In July, CMS proposed the Home Health Value Based Purchasing program (HHVBP). It’s all laid out in thisnot-so-handy 250-page document.
Since you’re busy caring for your patients, we thought we’d go through the proposed rule and retrieve the information you need.The final ruling will come down the pipeline this November, but in the meantime, we wanted to give you a glance at what this could mean for you, your agency and your patients. In a nutshell, the HHVBP program requires home health agencies to compete for payment adjustments to current reimbursements based on quality performance. The program would affect all Medicare patients at all Medicare-certified home health agencies.
How much of a payment adjustment are we talking about?
If the proposed rule passes without payment adjustment changes, agencies in the selected states could be looking at penalties and incentives of 5 percent that would increase to 8 percent over the five year period. If an agency is expecting $20 million in revenue, a 5 percent penalty would cost an agency $1 million.
Who would initially participate?
Nine states have been randomly selected to kickoff the program.
Participants will be measured against themselves (baseline year is 2015) and their peers (volume by state) for five years, starting January 1, 2016. Agencies will have a calculated Total Performance Score that determines their payment adjustment.
How is a home health agency’s Total Performance Score calculated?
Here is where it gets hairy. Agencies’ scores are calculated through a formula that takes achievement and improvement points into consideration against baselines and benchmarks. In essence, your total performance score is calculated from quality measures that are primarily determined by your outcome and process measures.
Here are some examples of outcome measures and process measures. These could change in the final ruling:
What exactly does this mean for patients?
Here are some examples to help explain how each patient individually impacts an agency’s total performance score through outcome measures. Keep in mind, all outcome measures measure improvement.
Janey’s HHA stay started with her being chairfast, unable to ambulate and unable to wheel herself. It ended with her being discharged from the agency and now she’s able to wheel herself. Jane also didn’t go to the ER or Hospital and also achieved positive results with the two utilization outcomes. Janey’s stay is ideal for an agency because she achieved positive outcomes.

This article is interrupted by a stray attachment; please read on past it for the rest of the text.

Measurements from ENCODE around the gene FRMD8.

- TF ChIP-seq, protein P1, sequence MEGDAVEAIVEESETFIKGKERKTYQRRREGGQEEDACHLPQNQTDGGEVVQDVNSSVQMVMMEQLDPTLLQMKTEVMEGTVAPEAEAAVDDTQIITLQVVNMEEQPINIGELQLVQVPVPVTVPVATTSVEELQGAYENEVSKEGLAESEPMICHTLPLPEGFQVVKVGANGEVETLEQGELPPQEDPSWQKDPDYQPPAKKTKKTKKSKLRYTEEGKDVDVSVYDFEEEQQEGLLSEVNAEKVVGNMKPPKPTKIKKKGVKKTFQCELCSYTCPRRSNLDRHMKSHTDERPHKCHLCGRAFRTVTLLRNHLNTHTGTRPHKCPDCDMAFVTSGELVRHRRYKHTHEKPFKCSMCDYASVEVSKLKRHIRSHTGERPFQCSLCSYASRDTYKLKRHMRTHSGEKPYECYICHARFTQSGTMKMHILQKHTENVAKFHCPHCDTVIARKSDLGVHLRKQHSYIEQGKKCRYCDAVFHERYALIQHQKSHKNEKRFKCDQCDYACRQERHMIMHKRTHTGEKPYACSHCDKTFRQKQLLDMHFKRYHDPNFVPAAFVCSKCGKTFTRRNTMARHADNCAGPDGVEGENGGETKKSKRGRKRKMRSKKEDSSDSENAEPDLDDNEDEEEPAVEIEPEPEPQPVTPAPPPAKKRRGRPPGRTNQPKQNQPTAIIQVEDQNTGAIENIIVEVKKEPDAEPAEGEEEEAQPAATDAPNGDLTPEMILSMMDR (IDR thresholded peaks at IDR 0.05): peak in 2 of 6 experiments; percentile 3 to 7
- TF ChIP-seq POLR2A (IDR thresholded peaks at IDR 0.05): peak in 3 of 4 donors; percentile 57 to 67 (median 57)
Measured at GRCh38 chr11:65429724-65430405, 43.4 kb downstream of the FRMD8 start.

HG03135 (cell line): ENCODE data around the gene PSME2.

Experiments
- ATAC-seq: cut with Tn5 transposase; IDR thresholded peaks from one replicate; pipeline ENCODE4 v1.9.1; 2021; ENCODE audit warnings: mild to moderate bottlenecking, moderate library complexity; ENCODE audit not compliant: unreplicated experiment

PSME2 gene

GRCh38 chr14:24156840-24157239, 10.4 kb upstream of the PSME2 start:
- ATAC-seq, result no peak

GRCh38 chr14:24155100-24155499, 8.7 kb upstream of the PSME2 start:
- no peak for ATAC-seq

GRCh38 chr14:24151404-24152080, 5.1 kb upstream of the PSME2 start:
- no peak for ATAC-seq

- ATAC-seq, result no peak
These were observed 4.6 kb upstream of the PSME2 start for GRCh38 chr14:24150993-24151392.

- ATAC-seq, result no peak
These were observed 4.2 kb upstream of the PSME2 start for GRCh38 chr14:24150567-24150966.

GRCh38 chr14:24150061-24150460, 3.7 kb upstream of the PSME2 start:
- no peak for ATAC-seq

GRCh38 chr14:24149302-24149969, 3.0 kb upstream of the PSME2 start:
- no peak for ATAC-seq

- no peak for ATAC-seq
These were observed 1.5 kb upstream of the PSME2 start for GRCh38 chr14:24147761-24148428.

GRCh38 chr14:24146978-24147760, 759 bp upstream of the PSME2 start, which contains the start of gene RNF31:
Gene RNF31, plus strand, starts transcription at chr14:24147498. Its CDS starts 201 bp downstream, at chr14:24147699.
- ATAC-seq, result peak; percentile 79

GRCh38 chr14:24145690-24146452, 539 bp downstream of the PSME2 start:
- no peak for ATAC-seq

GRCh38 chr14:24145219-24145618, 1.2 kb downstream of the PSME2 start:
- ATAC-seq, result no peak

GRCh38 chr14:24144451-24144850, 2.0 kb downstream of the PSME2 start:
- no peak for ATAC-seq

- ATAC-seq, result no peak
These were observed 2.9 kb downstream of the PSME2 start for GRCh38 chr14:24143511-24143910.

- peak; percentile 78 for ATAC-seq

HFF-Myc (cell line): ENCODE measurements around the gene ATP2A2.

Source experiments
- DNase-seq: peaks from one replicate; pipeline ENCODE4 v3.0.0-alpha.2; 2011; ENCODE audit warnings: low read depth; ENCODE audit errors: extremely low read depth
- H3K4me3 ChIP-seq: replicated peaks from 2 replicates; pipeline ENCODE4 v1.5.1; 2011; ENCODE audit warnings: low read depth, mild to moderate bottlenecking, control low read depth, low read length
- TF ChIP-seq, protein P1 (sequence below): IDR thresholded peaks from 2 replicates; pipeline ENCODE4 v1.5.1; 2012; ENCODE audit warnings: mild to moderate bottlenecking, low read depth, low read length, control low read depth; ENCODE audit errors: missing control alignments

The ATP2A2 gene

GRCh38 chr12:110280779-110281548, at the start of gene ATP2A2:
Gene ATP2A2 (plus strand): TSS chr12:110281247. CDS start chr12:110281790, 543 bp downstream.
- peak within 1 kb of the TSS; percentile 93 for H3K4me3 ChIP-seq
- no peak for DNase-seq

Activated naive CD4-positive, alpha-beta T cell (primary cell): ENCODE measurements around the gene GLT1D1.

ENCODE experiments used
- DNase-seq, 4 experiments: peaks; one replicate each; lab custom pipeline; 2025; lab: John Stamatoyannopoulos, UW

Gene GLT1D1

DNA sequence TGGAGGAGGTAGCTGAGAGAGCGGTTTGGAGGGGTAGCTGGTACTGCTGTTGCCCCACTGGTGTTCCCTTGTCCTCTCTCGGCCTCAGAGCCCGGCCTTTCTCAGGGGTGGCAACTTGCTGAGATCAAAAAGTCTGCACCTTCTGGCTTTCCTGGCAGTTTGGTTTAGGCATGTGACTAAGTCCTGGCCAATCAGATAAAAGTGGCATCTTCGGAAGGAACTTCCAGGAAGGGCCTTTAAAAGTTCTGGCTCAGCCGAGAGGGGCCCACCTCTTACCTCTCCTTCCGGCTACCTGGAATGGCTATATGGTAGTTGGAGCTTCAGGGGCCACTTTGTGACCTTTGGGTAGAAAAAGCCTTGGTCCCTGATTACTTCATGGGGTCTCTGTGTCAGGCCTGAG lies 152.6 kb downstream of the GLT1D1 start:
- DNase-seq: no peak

Eric’s HHA stay started with him being bedfast and in a non-responsive state. It ended with Eric being chairfast. But becauseEric was non-responsive at the Start of Care he is excluded from the measure. Eric’s stay doesn’t impact an agency’s total performance score unless he readmits to the hospital or skilled nursing facility.
Sam resumed his HHA stay after a short hospital visit. Sam was discharged by the agency and his ability to bathe only showed stabilization, meaning it didn’t get worse but it also didn’t improve. Thus, Sam didn’t achieve the improvement in bathing outcome. This actually hurt the agency’s total performance score in a small way.
Miller started her HHA stay with her not being able to batheindependently, but she transferred to a hospital before she was discharged from the agency. So, Miller is not applicable for showing improvement in bathing because the episode ended with a Transfer to an Inpatient Facility. However, the agency received two negative marks because Miller went to the ER and also had an acute care stay. This hurt the agency because she visited the acute setting. The agency will have a second chance to show improvement with Miller when she resumes care.
What should you do to prepare?
Whether this exact rule moves forward or not, we in home health should all expect and prepare for alterations to payment structures. In a value-based payment world, care providers must understand and manage patient risk better than ever before.Analyticscan help with that as it adds an additional layer of insight to a caregiver’s decisions.